The Battle of Manassas Gap, also known as the Battle of Wapping Heights, took place on July 23, 1863, in Warren County, Virginia, at the conclusion of General Robert E. Lee’s retreat back to Virginia in the final days of the Gettysburg Campaign of the American Civil War. Union forces attempted to force passage across the Blue Ridge Mountains and attack the Confederate rear as it formed a defensive position in the upper Shenandoah Valley. Despite successfully forcing the passage at Manassas Gap, the Union force was unable to do so before Lee retreated further up the valley to safety, resulting in an inconclusive battle.
Following their defeat at the Battle of Gettysburg, Lee’s Confederate Army of Northern Virginia retreated across the Potomac River at Williamsport, Maryland, and withdrew into the Shenandoah Valley. Maj. Gen. George G. Meade’s Army of the Potomac, in pursuit of the Lee’s broken army, decided to try to flank the Confederate army by crossing the river east of the Blue Ridge Mountains at Harpers Ferry and Berlin, Maryland, into the Loudoun Valley and then forcing a passage across the Blue Ridge in Lee’s rear. To this end, on July 23, Meade ordered the III Corps, under Maj. Gen. William H. French, to cut off the retreating Confederate columns at Front Royal, Virginia, by forcing passage through Manassas Gap.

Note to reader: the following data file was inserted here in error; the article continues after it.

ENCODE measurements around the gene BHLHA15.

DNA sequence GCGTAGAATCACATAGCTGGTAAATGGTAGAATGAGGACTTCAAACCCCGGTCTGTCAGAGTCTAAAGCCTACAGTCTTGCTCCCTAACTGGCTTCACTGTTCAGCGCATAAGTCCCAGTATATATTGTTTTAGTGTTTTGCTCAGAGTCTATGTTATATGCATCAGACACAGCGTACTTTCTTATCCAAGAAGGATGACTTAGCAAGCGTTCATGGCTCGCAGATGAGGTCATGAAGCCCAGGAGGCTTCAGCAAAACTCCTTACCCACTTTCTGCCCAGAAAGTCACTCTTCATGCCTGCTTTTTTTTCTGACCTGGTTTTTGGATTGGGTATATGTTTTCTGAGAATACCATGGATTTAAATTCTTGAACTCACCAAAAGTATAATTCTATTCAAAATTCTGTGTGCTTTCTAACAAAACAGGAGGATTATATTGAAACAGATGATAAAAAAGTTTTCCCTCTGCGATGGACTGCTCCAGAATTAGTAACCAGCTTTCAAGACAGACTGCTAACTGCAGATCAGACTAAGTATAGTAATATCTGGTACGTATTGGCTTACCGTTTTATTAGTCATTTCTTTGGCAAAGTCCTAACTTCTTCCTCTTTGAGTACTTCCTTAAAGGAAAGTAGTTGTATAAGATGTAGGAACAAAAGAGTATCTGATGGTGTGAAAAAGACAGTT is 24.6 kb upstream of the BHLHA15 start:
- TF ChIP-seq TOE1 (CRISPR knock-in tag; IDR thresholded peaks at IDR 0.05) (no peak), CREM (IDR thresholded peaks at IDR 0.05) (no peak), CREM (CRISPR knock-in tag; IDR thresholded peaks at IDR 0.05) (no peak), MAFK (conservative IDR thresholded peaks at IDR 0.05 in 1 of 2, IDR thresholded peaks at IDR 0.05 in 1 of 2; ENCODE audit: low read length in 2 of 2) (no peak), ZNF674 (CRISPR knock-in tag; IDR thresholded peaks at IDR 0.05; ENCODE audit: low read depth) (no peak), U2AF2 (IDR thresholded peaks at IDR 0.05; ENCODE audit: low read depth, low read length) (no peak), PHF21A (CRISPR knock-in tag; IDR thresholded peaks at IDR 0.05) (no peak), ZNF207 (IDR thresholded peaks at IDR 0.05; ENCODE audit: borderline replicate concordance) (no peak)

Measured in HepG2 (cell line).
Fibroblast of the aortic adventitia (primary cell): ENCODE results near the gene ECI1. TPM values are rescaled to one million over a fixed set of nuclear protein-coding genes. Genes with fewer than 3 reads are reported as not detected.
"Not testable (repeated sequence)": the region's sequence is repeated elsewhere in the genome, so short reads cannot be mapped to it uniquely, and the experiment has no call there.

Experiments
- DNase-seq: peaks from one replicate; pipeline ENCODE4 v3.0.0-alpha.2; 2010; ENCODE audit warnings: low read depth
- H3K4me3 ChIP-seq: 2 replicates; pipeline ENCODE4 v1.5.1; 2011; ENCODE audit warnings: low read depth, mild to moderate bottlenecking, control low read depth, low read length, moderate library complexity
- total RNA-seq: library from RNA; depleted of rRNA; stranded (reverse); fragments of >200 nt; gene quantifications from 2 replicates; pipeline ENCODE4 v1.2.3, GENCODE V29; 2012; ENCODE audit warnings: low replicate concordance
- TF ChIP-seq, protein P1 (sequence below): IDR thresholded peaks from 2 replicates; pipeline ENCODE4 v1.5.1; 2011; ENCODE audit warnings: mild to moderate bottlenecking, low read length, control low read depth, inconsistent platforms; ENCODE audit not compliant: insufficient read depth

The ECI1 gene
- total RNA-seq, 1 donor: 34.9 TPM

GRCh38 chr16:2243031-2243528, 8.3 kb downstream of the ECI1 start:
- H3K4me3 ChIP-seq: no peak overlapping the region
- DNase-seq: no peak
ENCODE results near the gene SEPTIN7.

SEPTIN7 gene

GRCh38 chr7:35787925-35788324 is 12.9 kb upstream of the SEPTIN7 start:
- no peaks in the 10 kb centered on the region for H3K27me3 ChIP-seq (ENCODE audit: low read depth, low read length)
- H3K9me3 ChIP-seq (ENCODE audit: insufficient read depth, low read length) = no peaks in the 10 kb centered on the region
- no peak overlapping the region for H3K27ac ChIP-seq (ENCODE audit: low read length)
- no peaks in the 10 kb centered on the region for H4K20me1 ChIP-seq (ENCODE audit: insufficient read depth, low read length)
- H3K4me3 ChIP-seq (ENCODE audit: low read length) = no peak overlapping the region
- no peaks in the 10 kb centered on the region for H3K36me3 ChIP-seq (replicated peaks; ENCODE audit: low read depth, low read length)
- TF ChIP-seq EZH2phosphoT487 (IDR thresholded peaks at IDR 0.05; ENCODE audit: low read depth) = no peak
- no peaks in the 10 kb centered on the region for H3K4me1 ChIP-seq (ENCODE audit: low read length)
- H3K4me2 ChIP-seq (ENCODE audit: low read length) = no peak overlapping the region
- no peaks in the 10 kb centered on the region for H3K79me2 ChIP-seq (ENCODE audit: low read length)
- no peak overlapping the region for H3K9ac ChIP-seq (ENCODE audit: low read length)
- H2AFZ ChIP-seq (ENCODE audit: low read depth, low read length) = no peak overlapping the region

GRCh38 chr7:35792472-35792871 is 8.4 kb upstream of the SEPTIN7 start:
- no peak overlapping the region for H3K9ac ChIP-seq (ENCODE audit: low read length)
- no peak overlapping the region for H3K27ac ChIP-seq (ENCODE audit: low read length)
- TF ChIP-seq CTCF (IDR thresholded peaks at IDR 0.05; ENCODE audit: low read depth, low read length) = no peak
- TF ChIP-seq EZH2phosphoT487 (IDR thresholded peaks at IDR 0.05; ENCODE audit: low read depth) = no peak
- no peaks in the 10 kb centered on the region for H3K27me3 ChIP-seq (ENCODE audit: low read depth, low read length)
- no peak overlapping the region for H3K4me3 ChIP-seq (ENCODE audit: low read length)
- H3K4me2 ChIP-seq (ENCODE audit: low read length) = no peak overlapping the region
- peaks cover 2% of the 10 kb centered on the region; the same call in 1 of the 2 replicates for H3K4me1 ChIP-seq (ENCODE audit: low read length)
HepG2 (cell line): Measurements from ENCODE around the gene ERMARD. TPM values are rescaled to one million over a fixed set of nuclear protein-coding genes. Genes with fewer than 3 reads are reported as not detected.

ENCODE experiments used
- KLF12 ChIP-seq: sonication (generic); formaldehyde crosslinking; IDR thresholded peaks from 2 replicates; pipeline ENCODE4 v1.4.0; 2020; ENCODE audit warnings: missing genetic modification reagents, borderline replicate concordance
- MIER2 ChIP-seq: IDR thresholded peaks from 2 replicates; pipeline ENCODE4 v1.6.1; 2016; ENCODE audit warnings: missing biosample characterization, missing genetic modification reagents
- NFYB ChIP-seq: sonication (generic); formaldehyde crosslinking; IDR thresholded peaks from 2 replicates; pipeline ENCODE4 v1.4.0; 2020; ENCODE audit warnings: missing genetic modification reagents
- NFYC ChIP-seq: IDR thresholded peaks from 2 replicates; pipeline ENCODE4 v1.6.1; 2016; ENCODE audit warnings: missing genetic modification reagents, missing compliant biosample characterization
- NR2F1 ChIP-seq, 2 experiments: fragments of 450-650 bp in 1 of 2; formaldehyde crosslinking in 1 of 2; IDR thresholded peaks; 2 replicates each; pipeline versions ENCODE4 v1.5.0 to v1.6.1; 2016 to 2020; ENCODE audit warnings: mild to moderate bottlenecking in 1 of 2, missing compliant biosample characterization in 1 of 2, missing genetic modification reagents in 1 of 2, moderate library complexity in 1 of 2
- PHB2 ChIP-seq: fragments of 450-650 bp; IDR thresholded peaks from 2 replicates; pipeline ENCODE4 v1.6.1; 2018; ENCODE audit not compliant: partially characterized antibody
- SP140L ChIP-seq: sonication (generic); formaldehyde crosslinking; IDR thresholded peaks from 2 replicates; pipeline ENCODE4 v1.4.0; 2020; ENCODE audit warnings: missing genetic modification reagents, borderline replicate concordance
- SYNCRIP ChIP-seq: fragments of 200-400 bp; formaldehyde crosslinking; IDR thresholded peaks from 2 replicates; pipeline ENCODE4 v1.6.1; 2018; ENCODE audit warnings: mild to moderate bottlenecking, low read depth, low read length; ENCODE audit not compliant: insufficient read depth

At dawn, French began his attack with the New York Excelsior Brigade, led by Brig. Gen. Francis B. Spinola, against Brig. Gen. Ambrose R. Wright’s brigade of Georgians, under the command of Col. Edward J. Walker of the 3rd Georgia Regiment, defending the pass. The fight was slow at first, with the superior Union force using its numbers to push Walker from his defensive position back through the gap. In the late afternoon, around 4:30 p.m., French made a concerted assault on Walker’s brigade, driving them from the gap. The Confederates were quickly reinforced by Maj. Gen. Robert E. Rodes’ division and artillery, stalling the Union advance. By dusk, the Union attack became uncoordinated and was abandoned. During the night, Confederate forces withdrew into the Luray Valley. On July 24, the Union army occupied Front Royal, but Lee’s army was safely beyond pursuit.
The small fight was inconclusive. The Union army was able to successfully gain passage through the gap in the Blue Ridge and occupy Front Royal, but not before Lee was able to withdraw further up the valley to safety. By failing to cut off the Confederate retreat and bring Lee into battle, the Army of Northern Virginia was allowed to reorganize and regroup. By the end of the summer both armies had taken their familiar positions opposite the Rappahannock and Rapidan rivers, setting the stage for the Bristoe and Mine Run campaigns in the fall.